Thursday, February 14, 2013

Safe, legal and ethical use of digital information

We all have differing experience levels with the use of technology, and we all have different ideas of how technology can and should be used responsibly. Considering ethical usages of technology is paramount in schools. Teachers need to inform students of the implications involved in being open to the world via the internet.

The internet is vast. It could be said that all of man's accumulated knowledge is there and ready to be accessed. Given this though it is very important for teachers and parents to know what information their student's are accessing and how it may influence their development.

Student's often utilize technology as a means to communicate and share their experiences. Given the separation of one to one human interaction, the computer can be a shield between the individual producing a communication and the recipient. Due to this dissonance trends such as cyber bullying and "trolling" have become quite popular. These unethical uses of technology often affect individuals in profound was that may be unknown by those who produce such communications. Teachers must inform students on the impact their remarks may have on others while communicating through technology.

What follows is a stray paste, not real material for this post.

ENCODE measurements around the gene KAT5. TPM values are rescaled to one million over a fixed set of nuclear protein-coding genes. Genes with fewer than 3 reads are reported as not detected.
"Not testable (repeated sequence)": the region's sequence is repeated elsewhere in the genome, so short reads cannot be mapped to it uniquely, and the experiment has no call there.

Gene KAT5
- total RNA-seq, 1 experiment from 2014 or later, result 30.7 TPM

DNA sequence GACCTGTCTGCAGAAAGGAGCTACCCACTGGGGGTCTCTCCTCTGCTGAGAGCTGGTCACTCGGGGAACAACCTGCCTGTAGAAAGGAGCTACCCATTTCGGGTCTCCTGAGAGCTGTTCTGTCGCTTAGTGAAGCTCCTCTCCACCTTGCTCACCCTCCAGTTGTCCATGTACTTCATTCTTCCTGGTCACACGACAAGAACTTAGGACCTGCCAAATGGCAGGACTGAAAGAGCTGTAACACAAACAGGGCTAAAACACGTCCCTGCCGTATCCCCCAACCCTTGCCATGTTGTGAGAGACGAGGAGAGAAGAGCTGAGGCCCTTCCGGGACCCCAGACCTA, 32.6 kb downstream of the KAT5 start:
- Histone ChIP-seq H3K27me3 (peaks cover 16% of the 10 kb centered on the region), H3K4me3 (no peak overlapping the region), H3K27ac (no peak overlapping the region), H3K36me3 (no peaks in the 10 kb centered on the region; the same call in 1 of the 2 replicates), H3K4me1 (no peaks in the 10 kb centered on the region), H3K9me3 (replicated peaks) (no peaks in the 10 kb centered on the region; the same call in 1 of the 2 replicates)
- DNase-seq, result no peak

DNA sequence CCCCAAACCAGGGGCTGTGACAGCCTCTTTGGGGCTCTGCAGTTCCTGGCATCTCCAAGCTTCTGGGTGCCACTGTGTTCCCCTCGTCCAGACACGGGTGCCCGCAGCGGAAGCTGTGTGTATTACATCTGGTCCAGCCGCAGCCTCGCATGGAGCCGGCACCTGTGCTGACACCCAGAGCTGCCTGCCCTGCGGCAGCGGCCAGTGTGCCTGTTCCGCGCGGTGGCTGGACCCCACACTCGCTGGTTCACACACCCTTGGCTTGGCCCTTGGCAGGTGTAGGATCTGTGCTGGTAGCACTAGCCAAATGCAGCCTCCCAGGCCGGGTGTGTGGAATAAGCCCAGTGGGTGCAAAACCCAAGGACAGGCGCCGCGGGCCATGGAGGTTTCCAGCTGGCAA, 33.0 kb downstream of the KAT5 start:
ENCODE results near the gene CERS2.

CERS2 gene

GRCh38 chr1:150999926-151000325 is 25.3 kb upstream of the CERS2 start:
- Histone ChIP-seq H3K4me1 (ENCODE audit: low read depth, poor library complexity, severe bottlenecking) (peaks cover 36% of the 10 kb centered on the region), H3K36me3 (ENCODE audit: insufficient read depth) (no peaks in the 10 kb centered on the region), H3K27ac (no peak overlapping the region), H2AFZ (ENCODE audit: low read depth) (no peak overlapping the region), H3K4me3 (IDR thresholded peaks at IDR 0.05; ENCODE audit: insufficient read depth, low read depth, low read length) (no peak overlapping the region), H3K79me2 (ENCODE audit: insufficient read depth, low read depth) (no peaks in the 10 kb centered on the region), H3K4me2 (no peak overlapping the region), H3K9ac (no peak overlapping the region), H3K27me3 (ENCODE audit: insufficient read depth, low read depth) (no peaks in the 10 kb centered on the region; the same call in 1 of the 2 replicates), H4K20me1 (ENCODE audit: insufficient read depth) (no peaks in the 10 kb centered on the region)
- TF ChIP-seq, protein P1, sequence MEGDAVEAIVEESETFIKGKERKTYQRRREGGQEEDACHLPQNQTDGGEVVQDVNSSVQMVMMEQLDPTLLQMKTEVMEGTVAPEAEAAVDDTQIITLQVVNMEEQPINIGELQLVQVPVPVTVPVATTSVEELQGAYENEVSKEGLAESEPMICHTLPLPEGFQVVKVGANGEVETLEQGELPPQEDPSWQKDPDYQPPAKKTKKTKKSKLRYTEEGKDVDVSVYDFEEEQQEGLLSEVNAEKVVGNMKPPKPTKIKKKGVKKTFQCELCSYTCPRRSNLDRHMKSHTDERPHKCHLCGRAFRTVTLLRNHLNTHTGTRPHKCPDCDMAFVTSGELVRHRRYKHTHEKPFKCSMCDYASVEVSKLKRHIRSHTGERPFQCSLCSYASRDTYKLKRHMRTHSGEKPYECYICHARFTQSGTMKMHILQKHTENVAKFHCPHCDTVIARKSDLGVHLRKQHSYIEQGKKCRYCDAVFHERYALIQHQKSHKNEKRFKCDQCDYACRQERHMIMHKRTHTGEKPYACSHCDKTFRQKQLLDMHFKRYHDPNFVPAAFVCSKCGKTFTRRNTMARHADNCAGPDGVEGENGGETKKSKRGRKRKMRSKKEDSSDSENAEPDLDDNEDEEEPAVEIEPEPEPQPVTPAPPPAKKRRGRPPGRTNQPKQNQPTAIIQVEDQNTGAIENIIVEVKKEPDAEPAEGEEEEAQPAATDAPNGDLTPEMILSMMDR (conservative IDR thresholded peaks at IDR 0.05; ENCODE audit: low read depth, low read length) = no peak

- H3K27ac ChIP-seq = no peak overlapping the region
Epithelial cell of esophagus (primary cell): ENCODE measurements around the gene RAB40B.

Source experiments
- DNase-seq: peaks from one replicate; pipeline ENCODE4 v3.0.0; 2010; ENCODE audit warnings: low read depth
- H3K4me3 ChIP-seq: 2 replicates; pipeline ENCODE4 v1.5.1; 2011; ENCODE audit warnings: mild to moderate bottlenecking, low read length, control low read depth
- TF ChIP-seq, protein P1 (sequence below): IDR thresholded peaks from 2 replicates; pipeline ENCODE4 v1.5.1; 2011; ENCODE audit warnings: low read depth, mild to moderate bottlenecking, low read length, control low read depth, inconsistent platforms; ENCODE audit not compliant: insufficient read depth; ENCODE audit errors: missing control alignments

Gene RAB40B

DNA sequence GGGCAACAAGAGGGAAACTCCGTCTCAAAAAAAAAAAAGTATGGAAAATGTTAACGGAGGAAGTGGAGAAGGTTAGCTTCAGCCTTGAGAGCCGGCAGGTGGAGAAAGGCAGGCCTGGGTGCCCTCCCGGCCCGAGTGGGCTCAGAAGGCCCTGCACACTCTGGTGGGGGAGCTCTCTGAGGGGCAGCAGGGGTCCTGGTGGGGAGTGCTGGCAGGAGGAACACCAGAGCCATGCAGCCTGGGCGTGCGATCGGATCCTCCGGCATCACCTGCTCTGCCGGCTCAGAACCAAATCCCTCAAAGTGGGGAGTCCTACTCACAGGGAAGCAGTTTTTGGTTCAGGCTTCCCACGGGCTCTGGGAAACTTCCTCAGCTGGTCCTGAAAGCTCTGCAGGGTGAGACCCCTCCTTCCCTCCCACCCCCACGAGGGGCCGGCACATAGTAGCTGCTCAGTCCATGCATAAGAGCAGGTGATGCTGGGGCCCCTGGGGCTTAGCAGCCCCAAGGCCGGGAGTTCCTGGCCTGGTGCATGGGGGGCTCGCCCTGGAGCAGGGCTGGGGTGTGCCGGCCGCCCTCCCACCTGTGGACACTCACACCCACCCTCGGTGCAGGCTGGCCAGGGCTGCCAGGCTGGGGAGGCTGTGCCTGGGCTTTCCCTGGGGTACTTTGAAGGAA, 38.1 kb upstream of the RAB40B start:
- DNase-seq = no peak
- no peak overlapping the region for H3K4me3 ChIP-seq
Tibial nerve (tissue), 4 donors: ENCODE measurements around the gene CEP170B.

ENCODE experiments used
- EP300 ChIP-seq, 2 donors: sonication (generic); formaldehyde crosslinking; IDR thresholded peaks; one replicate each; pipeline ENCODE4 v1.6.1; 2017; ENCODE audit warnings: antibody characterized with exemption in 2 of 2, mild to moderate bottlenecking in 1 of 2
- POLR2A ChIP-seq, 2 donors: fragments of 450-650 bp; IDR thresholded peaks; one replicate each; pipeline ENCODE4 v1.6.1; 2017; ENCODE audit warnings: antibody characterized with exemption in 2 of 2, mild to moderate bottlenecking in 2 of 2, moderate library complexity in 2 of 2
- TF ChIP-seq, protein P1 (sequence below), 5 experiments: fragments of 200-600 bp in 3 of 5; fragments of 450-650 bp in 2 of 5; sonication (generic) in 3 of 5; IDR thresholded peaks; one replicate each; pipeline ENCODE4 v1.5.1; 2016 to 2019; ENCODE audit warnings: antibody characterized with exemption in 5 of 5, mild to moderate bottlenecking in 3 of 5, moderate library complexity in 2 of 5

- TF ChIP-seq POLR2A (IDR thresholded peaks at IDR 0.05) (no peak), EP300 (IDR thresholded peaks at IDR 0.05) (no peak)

One of the simplest ways to abuse technology is to use it commit crimes. Torrenting/pirating data has become very popular and is vary illegal. Students face huge fines and possible jail time every time they illegally download a file. Although this is an easy way to attain pretty much any type of digital information you can think of, the consequences always outweigh the benefits.

With all of man's accumulated knowledge at their fingertips, it is very tempting for students to use technology to cheat. There are hundreds of resources available to pretty much everyone that enable cheating. Some sites offer already written essays, others offer answers to specific test and quizes. With this resource available teachers must mount a defensive. Unfortunately teachers are often forced to use software that can detect plagiarism. Informing students that such counter measures are present may prevent them from cheating and spare them the embarrassment of facing failure due to their breach of academic integrity.

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